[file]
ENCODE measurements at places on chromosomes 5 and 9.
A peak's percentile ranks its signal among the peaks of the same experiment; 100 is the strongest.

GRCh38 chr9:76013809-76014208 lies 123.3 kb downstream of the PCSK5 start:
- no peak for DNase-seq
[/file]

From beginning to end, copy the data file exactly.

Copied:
ENCODE measurements at places on chromosomes 5 and 9.
A peak's percentile ranks its signal among the peaks of the same experiment; 100 is the strongest.

GRCh38 chr9:76013809-76014208 lies 123.3 kb downstream of the PCSK5 start:
- no peak for DNase-seq